Sep 16 14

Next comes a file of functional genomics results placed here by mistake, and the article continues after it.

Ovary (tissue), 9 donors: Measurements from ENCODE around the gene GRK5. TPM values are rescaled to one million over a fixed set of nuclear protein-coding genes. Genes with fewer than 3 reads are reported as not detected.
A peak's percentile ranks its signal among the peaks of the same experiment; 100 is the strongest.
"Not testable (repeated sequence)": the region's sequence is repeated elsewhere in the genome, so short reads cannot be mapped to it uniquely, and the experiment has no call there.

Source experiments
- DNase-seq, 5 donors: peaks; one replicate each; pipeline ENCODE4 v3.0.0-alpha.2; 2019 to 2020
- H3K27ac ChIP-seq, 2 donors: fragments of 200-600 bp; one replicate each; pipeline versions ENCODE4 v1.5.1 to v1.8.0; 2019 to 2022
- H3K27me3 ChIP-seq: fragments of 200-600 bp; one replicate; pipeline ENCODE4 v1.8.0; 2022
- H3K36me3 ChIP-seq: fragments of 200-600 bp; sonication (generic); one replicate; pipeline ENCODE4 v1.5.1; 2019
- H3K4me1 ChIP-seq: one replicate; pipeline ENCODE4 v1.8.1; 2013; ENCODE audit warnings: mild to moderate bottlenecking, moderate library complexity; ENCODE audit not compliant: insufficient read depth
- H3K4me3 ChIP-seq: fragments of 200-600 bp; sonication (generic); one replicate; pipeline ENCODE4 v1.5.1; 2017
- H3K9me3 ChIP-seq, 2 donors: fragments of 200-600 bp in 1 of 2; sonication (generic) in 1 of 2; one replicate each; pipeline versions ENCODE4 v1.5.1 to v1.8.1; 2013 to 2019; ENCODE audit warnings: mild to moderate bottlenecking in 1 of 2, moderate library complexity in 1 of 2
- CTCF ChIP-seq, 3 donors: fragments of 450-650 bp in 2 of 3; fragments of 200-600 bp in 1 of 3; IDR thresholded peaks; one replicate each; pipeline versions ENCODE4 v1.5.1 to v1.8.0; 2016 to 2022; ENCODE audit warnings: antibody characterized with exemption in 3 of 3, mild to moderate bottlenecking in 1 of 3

I said I would be blogging about some of the things that made the “My Thistle Garden” quilt special and one of those special touches was using focal hyperquilting to add a new level of interest to one of the border zones. So, that begs the question, “what is focal hyperquilting?“ Focal hyperquilting is a variant of hyperquilting where certain areas of a background fill design are hyperquilted, whereas other portions of that same background fill design are not. It is a way of making a design richer and more complex and best of all, it is completely unexpected. When you can surprise the viewer like that, it is always a very good thing. I say that because it will always make them take a second look, a closer look, because they think there might be more unexpected surprises. Remember, when you’re creating your quilt, the goal is always to seduce the viewer or draw them in for a closer inspection of your work. Let me show you what I mean. What you see below is a shot of the background fill design in the water lily border section of “My Thistle Garden:” …and this shot will give you a little longer expanse of it between applique shapes: This background fill design is the rudimentary version of the “Plumify It” quilting design. (That design, as well as several plume-based related designs, are all taught in our DVD called Fast and Free Volume 3 which you can find by clicking here.) That background fill design is beautiful, but I do it all the time, so it’s kind of boring in its present form. By hyperquilting it in a very high contrast thread (in this case, “24 karat gold” rayon thread by Robison Anton), it’s possible to draw a little more attention to it and add a bit of a “celebratory” kind of look to it. Here’s that same border after the focal hyperquilting has been added: When you hyperquilt this particular background fill design, you are starting a new thread line (and stopping that same thread line) each time that you work on a new plume unit. This is the “dark side” of focal hyperquilting! To say that this is very tedious work would be an understatement. It creates a nightmare of thread tails that will need to be carried to the backside of the quilt, knotted, and then buried in the batting layer. Here is a shot of just one small section of the “threadtail nightmare” that this kind of work creates: AAARRGGGHHHHH!!!!!! This part of the technique is the real challenge of one’s patience, but you just have to write it off as the price of doing detailed work. In the end, this border zone of the quilt was my favorite part because it just looked so cool: You would follow all the same rules of regular hyperquilting (i.e. avoid any hint of overcrowding and choose solid color threads with a nice sheen to them), but in this case, you are being selective about which parts of the background fill design you actually hyperquilt. Could you hyperquilt the entire thing? Yes, but I don’t think you’d want to. It would be too showy, too “in-your-face” and it would compete with the intricate thread work in the machine embroidery applique. For this particular background fill design, it would also create a messy look in the outlining around the plume units. If you’re new to the concept of hyperquilting and want to learn more about it, I have a Craftsy class that teaches both hyperquilting and trapunto: …and you can find it at an incredible price by clicking here.